Benki has developed various strategies that all aim to empower indigenous communities to fight against illegal exploitation of their land and resources. Most notable is the creation of Agri-Forest agents that represent the interests of local communities and help protect these interests in negotiation with government and business. With the help of these Agents, Benki works to educate indigenous populations about environmentally sustainable development and build cross-border partnerships that can enforce regulations against corrupt extractive industries. Benki starts by mapping all the resources in Ashaninka communities, including plants, animals, and soil. From there, he encourages communities to use this knowledge to think about how to manage their territories, defining activities that can be developed for internal sustainability and external trade. He promotes forest management practices such as collecting seeds to re-forest exploited areas and sustainable use of animals such as bees and fish. This process also helps identify new potential areas for economic development. He also builds community cooperatives to strengthen their capacity to participate in commercial markets. To facilitate this process in each community, Benki uses trained “Agri-Forest Agents”. He designed a training course for these Agents in partnership with the Pro-Indigenous Commission of Acre. Currently there are 110 Agri-Forest Agents working in 23 Indigenous Territories.Agri-Forest Agents serve many purposes, not the least of which is creating an avenue for dialogue between indigenous people and those exploiting their land. Agents help indigenous communities understand and talk about the invasion of their lands, which is the root of many of their problems, and then develop strategies to combat this invasion. One strength of Benki’s methodology is that his model can be adapted to any indigenous culture, helping them develop while respecting the individualities of their communities and traditions.Benki’s system allows Agents working with diverse tribes to network with each other and share techniques and approaches. Many came together to form the Association of the Indigenous Agri-Forest Agent Movement, which represents the interests of indigenous people and negotiates with government, businesses, and citizen sector organizations. Recently, this association succeeded in convincing the state government of Acre to officially hire Agri-Forest Agents to work on community development in indigenous lands. In 2005, 69 Agents were hired and paid by the Acre government. The Acre Secretary of Technical Assistance and Rural Development also created a special committee on indigenous issues in order to support the continuation of the activities Agents initiate in the communities. Benki is particularly adept at building partnerships to strengthen the potential of his idea and also to ensure its spread. With the Mayor of the city of Marechal Thaumaturgo, he has established Aiyoreka Antame: Saberes da Floresta, a forestry school for environmental education of representatives of the local indigenous population. The school also creates a space for dialogue between the knowledge and experiences of the local population and professionals from other areas. A youth exchange program has a similar goal: bringing young people from Brazilian cities to the Amazon fosters a better understanding of the realities of development and conservation, and seeds important links between those in villages and those in the outside world. By earning the support of government ministries and national and international citizen sector organizations, Benki has various avenues to replicate in other states the same strategies he is refining within the state government of Acre.Finally, Benki works directly on the battlefront for this valuable land. Since 2000, there have been various land-grabbing efforts by Peruvian loggers in the Ashaninka area, threatening the population and the ecosystem. Benki began mobilizing these communities to show the true effects of these invasions to the Brazilian and Peruvian governments. In 2005, Benki created the Trans-border Work Group (GT). GT’s goal is to construct proposals and a common agenda to ensure both countries’ governments guarantee the participation of indigenous people in the definition, execution and monitoring of development policies in the trans-border area. GT has created control posts and coordinates the supervision of the border area with representatives of the Brazilian and Peruvian governments. The group was able to pressure the Ministry of Exterior Relationships to redefine the Brazil/Peru border, replacing marks that had disappeared or been erased by loggers. GT’s work resulted in the imprisonment of 50 illegal loggers. Benki received the National Human Rights Award in recognition of the fight of his people in the defense of their land along the Brazilian border. This is also his bridge to communities in Peru and Bolivia.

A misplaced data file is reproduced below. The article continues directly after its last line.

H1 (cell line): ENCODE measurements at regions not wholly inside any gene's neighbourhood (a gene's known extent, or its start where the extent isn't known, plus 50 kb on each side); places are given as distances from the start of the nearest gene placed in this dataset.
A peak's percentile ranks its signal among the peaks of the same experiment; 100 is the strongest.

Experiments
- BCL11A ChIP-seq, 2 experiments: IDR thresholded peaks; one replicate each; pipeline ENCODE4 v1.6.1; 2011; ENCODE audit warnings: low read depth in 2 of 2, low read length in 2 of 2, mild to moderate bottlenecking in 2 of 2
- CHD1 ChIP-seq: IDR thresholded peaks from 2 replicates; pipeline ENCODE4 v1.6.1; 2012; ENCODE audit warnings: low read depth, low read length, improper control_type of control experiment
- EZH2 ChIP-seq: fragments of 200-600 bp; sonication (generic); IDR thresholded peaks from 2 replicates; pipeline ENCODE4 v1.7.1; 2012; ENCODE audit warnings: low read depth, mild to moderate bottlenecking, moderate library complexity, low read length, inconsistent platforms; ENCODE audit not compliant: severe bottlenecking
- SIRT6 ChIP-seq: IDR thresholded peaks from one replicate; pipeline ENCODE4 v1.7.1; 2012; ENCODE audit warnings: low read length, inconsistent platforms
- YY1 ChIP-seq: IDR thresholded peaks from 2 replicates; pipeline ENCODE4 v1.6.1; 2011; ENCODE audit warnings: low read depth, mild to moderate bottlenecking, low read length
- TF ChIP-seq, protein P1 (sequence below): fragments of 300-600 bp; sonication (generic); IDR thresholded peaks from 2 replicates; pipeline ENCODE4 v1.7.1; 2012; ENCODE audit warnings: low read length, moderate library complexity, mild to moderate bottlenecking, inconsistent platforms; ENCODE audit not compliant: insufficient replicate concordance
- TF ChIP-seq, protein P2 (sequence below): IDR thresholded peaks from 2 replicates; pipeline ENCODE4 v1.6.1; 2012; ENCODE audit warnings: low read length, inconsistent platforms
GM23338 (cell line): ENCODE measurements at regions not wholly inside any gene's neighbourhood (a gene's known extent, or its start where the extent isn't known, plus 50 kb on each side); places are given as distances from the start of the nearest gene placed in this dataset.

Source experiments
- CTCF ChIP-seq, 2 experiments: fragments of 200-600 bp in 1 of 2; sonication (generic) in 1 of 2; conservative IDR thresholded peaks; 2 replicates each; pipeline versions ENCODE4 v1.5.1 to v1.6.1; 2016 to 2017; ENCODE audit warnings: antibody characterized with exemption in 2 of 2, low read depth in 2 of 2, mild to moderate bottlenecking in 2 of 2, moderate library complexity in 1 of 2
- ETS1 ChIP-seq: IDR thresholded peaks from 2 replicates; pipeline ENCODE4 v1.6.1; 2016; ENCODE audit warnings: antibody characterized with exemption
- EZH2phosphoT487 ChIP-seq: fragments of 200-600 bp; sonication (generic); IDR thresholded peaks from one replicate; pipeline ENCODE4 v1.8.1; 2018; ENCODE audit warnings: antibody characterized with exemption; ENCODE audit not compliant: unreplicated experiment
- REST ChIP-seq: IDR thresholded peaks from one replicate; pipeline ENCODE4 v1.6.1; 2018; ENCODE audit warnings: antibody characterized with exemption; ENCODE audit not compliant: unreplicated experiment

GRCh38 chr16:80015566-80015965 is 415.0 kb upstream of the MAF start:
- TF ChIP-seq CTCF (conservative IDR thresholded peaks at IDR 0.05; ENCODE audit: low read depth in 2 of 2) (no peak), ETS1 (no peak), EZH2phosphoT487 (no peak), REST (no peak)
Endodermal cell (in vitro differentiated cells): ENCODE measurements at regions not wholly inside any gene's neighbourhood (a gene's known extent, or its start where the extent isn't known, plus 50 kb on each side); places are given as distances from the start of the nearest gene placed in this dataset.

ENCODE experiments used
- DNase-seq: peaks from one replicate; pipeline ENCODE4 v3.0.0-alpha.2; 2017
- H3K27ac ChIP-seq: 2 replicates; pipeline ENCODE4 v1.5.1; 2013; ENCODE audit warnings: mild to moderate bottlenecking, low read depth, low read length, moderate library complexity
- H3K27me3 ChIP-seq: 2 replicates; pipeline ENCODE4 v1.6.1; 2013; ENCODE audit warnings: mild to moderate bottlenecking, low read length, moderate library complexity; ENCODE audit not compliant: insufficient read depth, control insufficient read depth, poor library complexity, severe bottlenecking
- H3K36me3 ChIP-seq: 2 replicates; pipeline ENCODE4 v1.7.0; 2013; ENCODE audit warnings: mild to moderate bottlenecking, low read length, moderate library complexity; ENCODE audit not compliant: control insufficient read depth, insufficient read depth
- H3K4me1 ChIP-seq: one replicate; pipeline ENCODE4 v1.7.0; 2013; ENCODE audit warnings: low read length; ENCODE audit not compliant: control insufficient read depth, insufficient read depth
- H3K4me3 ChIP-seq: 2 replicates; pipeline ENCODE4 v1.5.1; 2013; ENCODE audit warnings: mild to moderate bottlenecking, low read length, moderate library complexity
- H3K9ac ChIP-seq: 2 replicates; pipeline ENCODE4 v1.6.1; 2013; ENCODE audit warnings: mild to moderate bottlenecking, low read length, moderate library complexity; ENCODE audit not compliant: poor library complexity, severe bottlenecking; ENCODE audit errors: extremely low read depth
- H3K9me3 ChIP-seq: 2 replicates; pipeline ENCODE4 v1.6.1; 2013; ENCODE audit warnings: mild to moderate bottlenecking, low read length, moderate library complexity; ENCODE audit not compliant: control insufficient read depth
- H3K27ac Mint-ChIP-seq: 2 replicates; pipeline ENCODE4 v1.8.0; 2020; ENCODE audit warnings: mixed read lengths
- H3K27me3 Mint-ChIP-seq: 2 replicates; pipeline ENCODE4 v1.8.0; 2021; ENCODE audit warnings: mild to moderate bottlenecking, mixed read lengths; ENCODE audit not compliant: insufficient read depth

At age 2, Benki was placed in the care of his grandfather, who baptized him Wenki (life warrior) and trained him to be a pajé (the most important figure in the community, who possesses deep knowledge of traditions and healing and uses this knowledge to help the community). Benki knew about everything that happened in the region, including conflicts over land, invasion by logging companies, and the drug trade. At the age of 10, his grandfather died, and Benki, already recognized as an important leader, assumed a central role in the village.When FUNAI started to talk about demarcation of land, Benki and his three brothers assumed a leadership role in the community and decided to launch a plan to defend their land. They created a council of 20 people including 10 young people in the community to non-violently resist the invasion of ranch owners.In 1992, Benki participated in the ECO 92 environment and development summit, which was the first time he left his land. He spoke in the name of many indigenous populations and surprised everyone with his maturity at such a young age. He raised many questions about the right to use land in accordance to indigenous culture, the problem with the way that FUNAI worked (a methodology that provoked the dependence of the indigenous people), the problem of land devastation and how the government was failing to enforce regulations and protect the region. During his journey back to his village, Benki passed through universities in the state of São Paulo to give a series of lectures and was introduced to new kinds of thinking and research on conservation and development. He thus returned to his village with the idea of creating a research project based on indigenous knowledge to preserve the forest. In the following months he dedicated himself to the research of all the species present in the regions (leaves, fruits, animals) and involved 12 young people in this work. This group isolated areas to re-forest. In two years the people saw the difference and became interested in doing the same work in other areas. Benki also founded a cooperative that produced diverse materials for sustainability and commercialization. In total, there were 85 different products, 45 of which are for commercialization. He exported similar environmental and development strategies to other villages suffering from exploitation by loggers.Benki has been recognized by a National Human Rights Award for his success in defending indigenous land rights through a Trans-Border Work Group that protects shared indigenous land across the Brazilian-Peruvian border. In 2000 Benki played a role in the creation of the Pro-indigenous Commission and assumed the presidency of the Agri-forestal movement working for the creation of the figure of the Agri-forestal Agent in the State of Acre.